The new book “No Easy Day” by former U.S. Navy SEAL Matt Bissonnette has attracted a great deal of attention for his first hand account of the killing of Osama bin Laden.
Bissonnette chronicles the drama of the daring operation and the al Qaeda leader’s final moments at his compound in Pakistan. But it also details quieter revelations, including one in which Bissonnette talks about the use by SEALS of the powerful sleep drug Ambien.
Available by prescription, Ambien is known to cause some potentially troubling side effects including sleep walking, hallucinations and amnesia, according to Dr. Thomas LoRusso, the medical director of the Northern Virginia Sleep Diagnostic Center.
According to Bissonnette’s account, between the time the SEALs left the United States for the bin Laden raid in Pakistan and their return flight less than a week later, he took at least six Ambien pills, always two at a time.
“I popped two Ambien. No one was getting any rest without sleeping pills,” Bissonnette wrote in the book, using the pseudonym Mark Owen.
On the day he flew to Pakistan for the high-stakes mission, Bissonnette wrote that he woke up and walked to the mess hall, having to go through a gate with a combination lock.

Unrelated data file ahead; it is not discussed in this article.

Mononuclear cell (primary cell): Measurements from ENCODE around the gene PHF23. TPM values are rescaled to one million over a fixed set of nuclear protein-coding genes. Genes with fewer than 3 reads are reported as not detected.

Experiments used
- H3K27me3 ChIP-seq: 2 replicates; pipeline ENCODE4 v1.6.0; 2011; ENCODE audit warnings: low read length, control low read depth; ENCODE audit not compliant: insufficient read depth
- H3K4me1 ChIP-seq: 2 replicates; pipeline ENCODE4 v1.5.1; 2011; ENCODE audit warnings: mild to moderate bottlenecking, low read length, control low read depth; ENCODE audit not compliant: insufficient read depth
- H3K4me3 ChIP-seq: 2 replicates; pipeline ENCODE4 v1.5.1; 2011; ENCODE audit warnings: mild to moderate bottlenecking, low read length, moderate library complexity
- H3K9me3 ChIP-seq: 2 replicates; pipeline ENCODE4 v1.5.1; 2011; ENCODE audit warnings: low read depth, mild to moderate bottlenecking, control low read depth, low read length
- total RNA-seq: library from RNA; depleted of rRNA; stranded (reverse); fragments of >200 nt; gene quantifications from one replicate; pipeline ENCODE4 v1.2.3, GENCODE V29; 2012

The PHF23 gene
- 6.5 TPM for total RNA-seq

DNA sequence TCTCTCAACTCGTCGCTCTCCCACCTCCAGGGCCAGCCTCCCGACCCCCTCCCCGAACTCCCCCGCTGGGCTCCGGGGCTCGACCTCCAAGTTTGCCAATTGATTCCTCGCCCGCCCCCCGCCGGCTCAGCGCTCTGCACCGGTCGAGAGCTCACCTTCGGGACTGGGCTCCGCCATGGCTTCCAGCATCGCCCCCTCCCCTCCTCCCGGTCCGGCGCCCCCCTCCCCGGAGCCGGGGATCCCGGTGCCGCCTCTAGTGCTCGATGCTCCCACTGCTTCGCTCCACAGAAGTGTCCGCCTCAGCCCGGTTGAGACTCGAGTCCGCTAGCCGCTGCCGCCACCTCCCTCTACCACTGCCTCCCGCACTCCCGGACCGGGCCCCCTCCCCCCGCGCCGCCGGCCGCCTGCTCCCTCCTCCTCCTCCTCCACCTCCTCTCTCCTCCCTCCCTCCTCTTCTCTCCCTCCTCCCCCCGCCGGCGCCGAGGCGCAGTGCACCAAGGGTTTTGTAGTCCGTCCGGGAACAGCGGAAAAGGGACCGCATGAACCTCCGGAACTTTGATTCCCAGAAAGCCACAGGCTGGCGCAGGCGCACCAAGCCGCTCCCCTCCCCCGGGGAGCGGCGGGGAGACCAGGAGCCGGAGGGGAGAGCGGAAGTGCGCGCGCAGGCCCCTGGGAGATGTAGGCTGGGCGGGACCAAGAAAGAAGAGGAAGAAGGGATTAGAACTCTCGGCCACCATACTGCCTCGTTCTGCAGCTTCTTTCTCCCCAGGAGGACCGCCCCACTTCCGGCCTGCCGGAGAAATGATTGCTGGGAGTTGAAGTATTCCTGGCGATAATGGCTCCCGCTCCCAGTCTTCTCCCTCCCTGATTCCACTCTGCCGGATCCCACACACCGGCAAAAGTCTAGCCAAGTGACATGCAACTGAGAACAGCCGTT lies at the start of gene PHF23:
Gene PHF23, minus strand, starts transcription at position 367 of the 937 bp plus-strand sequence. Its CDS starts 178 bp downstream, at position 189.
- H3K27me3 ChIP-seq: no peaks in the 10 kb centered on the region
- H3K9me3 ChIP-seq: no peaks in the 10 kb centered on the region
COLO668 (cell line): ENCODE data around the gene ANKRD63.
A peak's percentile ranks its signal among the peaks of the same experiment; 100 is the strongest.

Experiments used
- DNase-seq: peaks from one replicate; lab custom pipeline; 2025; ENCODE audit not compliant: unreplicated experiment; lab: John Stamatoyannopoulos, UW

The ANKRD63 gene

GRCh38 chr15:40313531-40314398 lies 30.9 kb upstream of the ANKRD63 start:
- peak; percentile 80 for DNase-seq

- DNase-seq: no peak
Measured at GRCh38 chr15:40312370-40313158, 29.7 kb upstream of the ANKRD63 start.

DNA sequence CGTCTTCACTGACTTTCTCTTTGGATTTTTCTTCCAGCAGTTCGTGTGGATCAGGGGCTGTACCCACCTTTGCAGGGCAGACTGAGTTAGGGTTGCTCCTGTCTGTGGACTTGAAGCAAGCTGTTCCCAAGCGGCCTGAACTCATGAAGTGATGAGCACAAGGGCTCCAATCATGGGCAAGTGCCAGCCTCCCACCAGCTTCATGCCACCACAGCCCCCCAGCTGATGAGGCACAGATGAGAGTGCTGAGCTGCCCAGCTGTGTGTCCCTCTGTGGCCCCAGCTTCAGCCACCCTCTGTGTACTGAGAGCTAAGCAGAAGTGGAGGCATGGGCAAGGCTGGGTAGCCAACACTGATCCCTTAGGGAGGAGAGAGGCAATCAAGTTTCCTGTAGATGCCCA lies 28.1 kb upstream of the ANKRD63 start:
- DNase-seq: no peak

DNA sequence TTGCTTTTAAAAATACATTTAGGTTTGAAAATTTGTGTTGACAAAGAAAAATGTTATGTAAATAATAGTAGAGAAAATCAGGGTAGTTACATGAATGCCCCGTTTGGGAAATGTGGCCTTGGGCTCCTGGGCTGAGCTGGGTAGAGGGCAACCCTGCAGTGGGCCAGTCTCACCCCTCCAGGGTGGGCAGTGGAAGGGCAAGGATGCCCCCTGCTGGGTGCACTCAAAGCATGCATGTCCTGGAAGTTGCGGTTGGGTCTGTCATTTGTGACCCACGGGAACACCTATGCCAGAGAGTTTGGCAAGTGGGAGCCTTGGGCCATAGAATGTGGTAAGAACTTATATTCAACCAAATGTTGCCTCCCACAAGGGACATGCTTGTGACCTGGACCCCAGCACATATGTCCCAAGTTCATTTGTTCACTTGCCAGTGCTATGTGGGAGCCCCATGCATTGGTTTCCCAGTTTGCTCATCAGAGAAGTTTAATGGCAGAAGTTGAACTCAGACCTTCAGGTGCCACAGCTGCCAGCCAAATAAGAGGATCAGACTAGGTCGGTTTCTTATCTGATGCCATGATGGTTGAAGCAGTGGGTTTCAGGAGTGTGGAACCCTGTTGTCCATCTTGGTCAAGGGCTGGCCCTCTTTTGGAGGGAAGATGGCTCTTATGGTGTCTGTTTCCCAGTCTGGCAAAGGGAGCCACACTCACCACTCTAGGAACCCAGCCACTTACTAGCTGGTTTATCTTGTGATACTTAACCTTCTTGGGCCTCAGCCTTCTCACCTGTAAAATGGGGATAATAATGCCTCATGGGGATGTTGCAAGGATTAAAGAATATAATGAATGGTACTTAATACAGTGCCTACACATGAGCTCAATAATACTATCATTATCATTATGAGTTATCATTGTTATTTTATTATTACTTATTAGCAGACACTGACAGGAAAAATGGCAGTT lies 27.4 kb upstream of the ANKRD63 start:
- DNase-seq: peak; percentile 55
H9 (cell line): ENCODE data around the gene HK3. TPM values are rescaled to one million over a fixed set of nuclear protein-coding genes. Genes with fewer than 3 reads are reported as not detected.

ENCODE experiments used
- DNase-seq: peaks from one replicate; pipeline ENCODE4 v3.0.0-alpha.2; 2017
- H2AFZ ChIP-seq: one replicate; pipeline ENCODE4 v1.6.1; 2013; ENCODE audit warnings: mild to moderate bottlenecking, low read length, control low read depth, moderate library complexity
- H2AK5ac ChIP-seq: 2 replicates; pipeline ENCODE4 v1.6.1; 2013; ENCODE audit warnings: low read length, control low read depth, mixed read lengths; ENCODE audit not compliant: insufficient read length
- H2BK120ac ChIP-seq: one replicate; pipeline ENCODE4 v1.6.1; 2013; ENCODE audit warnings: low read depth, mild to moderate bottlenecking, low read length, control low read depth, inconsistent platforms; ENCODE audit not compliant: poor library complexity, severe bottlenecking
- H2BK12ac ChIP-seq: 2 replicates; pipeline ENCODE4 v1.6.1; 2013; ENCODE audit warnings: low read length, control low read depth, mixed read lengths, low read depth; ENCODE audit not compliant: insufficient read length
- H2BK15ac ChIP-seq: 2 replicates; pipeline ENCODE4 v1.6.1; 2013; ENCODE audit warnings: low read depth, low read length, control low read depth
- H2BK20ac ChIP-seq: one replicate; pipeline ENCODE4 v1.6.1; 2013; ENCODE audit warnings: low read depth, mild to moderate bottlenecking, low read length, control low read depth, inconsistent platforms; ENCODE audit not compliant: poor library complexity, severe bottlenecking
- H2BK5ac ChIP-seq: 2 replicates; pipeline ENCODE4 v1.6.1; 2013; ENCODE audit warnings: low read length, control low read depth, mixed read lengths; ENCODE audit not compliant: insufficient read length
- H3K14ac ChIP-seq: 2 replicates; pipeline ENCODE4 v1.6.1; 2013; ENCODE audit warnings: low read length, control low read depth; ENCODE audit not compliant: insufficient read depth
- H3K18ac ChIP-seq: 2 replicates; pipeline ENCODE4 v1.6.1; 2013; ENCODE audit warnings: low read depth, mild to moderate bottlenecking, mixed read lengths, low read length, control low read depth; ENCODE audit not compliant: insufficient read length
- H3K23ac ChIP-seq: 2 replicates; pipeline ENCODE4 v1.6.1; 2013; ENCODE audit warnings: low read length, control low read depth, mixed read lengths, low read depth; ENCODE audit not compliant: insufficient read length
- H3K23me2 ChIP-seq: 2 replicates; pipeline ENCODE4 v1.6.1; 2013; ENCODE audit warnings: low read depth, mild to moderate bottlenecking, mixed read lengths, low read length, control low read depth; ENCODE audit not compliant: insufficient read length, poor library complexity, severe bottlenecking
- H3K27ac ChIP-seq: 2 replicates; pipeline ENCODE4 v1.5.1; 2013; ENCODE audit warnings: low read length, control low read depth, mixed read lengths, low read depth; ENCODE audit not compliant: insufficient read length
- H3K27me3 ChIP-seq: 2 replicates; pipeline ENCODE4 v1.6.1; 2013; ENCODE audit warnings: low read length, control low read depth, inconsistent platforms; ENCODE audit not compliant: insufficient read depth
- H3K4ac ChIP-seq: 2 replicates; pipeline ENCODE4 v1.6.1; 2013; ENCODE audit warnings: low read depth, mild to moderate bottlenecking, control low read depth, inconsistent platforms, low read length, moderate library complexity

“My head was still cloudy from the Ambien. Pressing the numbers, I tried the doorknob. No luck,” he wrote.
“It took me three times to get out, but I was finally on my way.”
Important information about Ambien
Ambien may cause a severe allergic reaction. Stop taking Ambien and get emergency medical help if you have any of these signs of an allergic reaction: hives; difficulty breathing; swelling of your face, lips, tongue, or throat. Some people using this medicine have engaged in activity such as driving, eating, or making phone calls and later having no memory of the activity. If this happens to you, stop taking Ambien and talk with your doctor about another treatment for your sleep disorder.
Ambien may impair your thinking or reactions. You may still feel sleepy the morning after taking the medication. Wait at least 4 hours or until you are fully awake before you drive, operate machinery, pilot an airplane, or do anything that requires you to be awake and alert. Do not take this medicine if you have consumed alcohol during the day or just before bed.
Ambien may be habit-forming and should be used only by the person it was prescribed for. Keep the medication in a secure place where others cannot get to it.
It is dangerous to try and purchase Ambien on the Internet or from vendors outside of the United States. Medications distributed from Internet sales may contain dangerous ingredients, or may not be distributed by a licensed pharmacy. Samples of zolpidem purchased on the Internet have been found to contain haloperidol (Haldol), a potent antipsychotic drug with dangerous side effects. For more information, contact the U.S. Food and Drug Administration (FDA) or visit www.fda.gov/buyonlineguide.